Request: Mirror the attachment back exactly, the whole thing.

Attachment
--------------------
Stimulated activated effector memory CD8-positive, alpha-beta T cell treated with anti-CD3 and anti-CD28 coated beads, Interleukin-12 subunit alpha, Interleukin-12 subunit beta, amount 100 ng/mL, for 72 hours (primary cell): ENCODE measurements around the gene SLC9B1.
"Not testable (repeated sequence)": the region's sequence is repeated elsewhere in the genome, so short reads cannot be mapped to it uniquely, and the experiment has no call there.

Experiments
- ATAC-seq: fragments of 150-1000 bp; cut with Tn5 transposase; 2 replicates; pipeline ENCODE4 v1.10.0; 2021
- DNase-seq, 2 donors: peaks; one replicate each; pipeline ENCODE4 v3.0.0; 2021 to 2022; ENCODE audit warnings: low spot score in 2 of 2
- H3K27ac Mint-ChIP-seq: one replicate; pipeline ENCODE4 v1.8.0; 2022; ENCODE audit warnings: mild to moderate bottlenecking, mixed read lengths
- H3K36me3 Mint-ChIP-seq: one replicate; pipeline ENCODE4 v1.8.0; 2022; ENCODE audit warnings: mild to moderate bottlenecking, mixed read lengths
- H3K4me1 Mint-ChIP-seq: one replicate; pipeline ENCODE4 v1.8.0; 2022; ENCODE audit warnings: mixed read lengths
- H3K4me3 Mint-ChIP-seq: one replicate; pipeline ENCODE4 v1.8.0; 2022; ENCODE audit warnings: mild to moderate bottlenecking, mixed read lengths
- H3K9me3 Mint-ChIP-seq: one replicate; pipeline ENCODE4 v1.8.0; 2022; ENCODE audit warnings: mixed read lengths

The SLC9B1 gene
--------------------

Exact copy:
Stimulated activated effector memory CD8-positive, alpha-beta T cell treated with anti-CD3 and anti-CD28 coated beads, Interleukin-12 subunit alpha, Interleukin-12 subunit beta, amount 100 ng/mL, for 72 hours (primary cell): ENCODE measurements around the gene SLC9B1.
"Not testable (repeated sequence)": the region's sequence is repeated elsewhere in the genome, so short reads cannot be mapped to it uniquely, and the experiment has no call there.

Experiments
- ATAC-seq: fragments of 150-1000 bp; cut with Tn5 transposase; 2 replicates; pipeline ENCODE4 v1.10.0; 2021
- DNase-seq, 2 donors: peaks; one replicate each; pipeline ENCODE4 v3.0.0; 2021 to 2022; ENCODE audit warnings: low spot score in 2 of 2
- H3K27ac Mint-ChIP-seq: one replicate; pipeline ENCODE4 v1.8.0; 2022; ENCODE audit warnings: mild to moderate bottlenecking, mixed read lengths
- H3K36me3 Mint-ChIP-seq: one replicate; pipeline ENCODE4 v1.8.0; 2022; ENCODE audit warnings: mild to moderate bottlenecking, mixed read lengths
- H3K4me1 Mint-ChIP-seq: one replicate; pipeline ENCODE4 v1.8.0; 2022; ENCODE audit warnings: mixed read lengths
- H3K4me3 Mint-ChIP-seq: one replicate; pipeline ENCODE4 v1.8.0; 2022; ENCODE audit warnings: mild to moderate bottlenecking, mixed read lengths
- H3K9me3 Mint-ChIP-seq: one replicate; pipeline ENCODE4 v1.8.0; 2022; ENCODE audit warnings: mixed read lengths

The SLC9B1 gene